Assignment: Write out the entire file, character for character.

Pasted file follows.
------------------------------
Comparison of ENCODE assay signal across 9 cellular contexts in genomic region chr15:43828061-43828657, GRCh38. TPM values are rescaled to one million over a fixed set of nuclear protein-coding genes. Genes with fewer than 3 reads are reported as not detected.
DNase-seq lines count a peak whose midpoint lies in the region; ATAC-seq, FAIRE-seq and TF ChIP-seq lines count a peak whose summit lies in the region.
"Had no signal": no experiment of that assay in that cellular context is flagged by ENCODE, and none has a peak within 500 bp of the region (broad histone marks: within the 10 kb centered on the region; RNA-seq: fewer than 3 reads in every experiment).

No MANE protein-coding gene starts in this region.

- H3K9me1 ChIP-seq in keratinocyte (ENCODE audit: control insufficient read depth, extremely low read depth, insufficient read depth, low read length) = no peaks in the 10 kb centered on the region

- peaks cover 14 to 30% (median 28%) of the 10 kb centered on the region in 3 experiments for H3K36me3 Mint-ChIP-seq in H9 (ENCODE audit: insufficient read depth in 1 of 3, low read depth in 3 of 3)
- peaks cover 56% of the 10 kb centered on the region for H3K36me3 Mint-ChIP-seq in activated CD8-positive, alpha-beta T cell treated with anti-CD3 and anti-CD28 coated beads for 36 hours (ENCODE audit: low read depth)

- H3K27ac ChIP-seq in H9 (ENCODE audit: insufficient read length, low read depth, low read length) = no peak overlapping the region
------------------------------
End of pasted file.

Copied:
Comparison of ENCODE assay signal across 9 cellular contexts in genomic region chr15:43828061-43828657, GRCh38. TPM values are rescaled to one million over a fixed set of nuclear protein-coding genes. Genes with fewer than 3 reads are reported as not detected.
DNase-seq lines count a peak whose midpoint lies in the region; ATAC-seq, FAIRE-seq and TF ChIP-seq lines count a peak whose summit lies in the region.
"Had no signal": no experiment of that assay in that cellular context is flagged by ENCODE, and none has a peak within 500 bp of the region (broad histone marks: within the 10 kb centered on the region; RNA-seq: fewer than 3 reads in every experiment).

No MANE protein-coding gene starts in this region.

- H3K9me1 ChIP-seq in keratinocyte (ENCODE audit: control insufficient read depth, extremely low read depth, insufficient read depth, low read length) = no peaks in the 10 kb centered on the region

- peaks cover 14 to 30% (median 28%) of the 10 kb centered on the region in 3 experiments for H3K36me3 Mint-ChIP-seq in H9 (ENCODE audit: insufficient read depth in 1 of 3, low read depth in 3 of 3)
- peaks cover 56% of the 10 kb centered on the region for H3K36me3 Mint-ChIP-seq in activated CD8-positive, alpha-beta T cell treated with anti-CD3 and anti-CD28 coated beads for 36 hours (ENCODE audit: low read depth)

- H3K27ac ChIP-seq in H9 (ENCODE audit: insufficient read length, low read depth, low read length) = no peak overlapping the region